Well, the major one was keeping a Sabbath. Monday was a Sabbath. My wife and I would spend the day in the woods quite regularly. I told my congregation what I was doing. About every three years I’d write a pastoral letter explaining “why your pastor keeps a Sabbath.” In time they started to see me as a person who had needs, which I was taking care of. And they started to recognize and respect the fact that I was not simply someone who was available to them all the time, but someone who, on Mondays, was out in the woods watching birds. I think this helped create a sense of identity which transcended their need of me.
Another protective pattern I developed was this: If somebody called to ask to meet with me, and I sensed it was not a crisis, I would say, “Could we do that in three days?” Or, “Could we do that next week?” I’d set up an appointment. That kept me from overreacting to the needs of my congregation.
How has the pastoral life shaped your family life and how has family life shaped your pastoral life?
I think the most significant influence on my pastoral life has been my family. Early on I determined that I was never going to treat my parishioners better than I treated my family. So it was in the context of our family life that I learned forgiveness, grace and discernment—all the things that influenced everything I did in the parish.
The life of the parish did not shape our family life as much as our way of being a family shaped the life of the parish. The influence went from the family outward rather than from the parish inward. As I see it, my kids were lucky. They had 20 uncles and aunts and grandparents. It was a wonderful place for them.
We often had people living with us—runaway kids, abused women, people who needed a place to live for a short time. The unintended consequence of this effort on our part was that it became a witness to the congregation of the practice of Christian hospitality. It took about ten or 12 years of living this way before the congregation began to practice this same kind of hospitality. Without me ever saying anything, they started doing it. How we live as pastors can have a real impact on our congregations—for good or for ill. All too often our family lives appear just as hassled and harried as everyone else’s. But then we just contribute to the general ill.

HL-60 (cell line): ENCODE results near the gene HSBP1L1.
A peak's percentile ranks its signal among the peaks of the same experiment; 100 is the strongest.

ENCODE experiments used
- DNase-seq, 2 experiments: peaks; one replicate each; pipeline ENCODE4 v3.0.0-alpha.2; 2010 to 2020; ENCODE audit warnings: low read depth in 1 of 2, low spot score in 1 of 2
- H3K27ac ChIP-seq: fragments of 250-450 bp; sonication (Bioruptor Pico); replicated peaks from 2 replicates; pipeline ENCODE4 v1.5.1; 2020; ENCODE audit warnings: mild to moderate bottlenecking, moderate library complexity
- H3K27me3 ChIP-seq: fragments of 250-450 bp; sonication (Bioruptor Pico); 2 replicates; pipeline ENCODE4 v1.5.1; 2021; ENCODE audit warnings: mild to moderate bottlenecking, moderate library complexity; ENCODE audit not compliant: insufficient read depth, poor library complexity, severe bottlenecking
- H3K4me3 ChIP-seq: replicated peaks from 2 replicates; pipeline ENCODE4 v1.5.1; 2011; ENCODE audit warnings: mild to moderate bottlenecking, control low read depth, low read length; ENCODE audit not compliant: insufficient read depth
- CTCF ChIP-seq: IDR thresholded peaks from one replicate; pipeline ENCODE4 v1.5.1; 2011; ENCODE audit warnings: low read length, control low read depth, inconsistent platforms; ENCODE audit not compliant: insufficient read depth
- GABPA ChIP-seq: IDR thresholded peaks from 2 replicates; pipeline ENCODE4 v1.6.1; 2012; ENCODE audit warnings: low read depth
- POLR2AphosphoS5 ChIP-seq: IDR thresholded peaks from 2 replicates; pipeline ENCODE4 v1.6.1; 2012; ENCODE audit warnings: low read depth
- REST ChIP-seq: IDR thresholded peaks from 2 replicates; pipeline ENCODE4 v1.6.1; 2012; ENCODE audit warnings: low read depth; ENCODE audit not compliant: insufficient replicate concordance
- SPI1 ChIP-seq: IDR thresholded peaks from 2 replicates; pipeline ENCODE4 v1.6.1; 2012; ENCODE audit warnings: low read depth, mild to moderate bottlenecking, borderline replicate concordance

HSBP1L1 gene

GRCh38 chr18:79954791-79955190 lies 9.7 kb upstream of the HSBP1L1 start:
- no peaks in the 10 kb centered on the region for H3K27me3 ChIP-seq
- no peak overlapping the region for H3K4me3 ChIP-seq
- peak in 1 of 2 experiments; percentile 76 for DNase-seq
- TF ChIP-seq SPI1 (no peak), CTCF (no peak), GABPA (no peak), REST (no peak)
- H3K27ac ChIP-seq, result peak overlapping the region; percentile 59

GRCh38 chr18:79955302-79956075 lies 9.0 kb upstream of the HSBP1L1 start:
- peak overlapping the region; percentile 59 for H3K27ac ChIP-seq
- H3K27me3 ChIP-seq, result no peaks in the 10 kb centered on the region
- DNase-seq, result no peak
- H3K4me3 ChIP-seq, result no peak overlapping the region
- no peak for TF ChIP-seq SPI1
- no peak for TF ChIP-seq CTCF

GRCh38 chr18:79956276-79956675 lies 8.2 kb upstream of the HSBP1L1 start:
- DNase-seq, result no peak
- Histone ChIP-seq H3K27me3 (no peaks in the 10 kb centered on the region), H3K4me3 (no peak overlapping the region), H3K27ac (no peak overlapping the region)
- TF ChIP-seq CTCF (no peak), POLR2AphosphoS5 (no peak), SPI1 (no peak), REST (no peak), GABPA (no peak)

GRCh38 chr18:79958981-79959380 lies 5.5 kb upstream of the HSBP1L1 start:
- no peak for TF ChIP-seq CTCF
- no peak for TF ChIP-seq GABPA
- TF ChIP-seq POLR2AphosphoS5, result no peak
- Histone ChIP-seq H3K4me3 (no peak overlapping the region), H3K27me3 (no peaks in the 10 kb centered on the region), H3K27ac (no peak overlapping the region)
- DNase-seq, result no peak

What you’re describing makes me think that we need to begin thinking about such a thing as "the vocation of the pastoral family." For example, in your case, it’s impossible for us to understand your life as a pastor apart from your life as a husband and a father.
That’s true. Without that context, you wouldn’t know anything. And Jan has functioned as a pastor. I mean, there’s a pastoral quality to her life. It’s a shared life and we both liked it.
But I don’t think we could have lived this kind of a life in a large church. There must be ways to do it in a large church, but I haven’t worked that out. If the gospel is basically relational, if what we know of God through the Trinity means that knowledge of God is fundamentally incarnational, then shouldn’t pastoral life have an incarnational cast to it? Shouldn’t it be intensely relational?
There is a lot of talk these days about communication, understood mainly as a technology. In this case, people are not talking about conversation. They’re talking about getting out words that are either motivational or informational.
One of the advantages of being in a place a long time is that you realize that the most important stuff you do doesn’t feel all that important when you’re doing it. That is what it means to be a witness. Your life speaks when you’re not looking or speaking. As a pastor, you’re a witness—but you’re mostly a witness when you don’t know you’re being a witness.
In Under the Unpredictable Plant and in other books as well, you have written of the necessity of staying in place over time in order for the pastoral life to develop the kind of capacity for "witness" that you’re describing. You talk about the pastoral life as requiring a "vow of stability."
I don’t want to sound dogmatic about this because there can be so many exceptions. Some congregations are truly neurotic, and you’ve got to get out to save your life and your family’s life. There are circumstances that change, illnesses, different seasons—these realities need to be taken into account. But, all other things being equal, the longer you can stay the better.
Now it can happen that a long pastorate just puts you to sleep. That’s not good for either the pastor or the congregation. Hopefully, in those circumstances, a bishop or some church leader will step in and say, “Get out of here fast!”
But those situations are still the exceptions. Dwelling in one place over time makes all the difference. A place is what allows stories to develop. Even when people would leave—go to California or Texas—they maintained a connection with our congregation in Baltimore. Over the years, the congregation dispersed because of the way companies move people around, but for the most part these folks never lost that connection with me or my family or with others in the congregation.
You write about wanting to leave your congregation at different times and even trying to. But you worked through those times and now are obviously grateful that you did.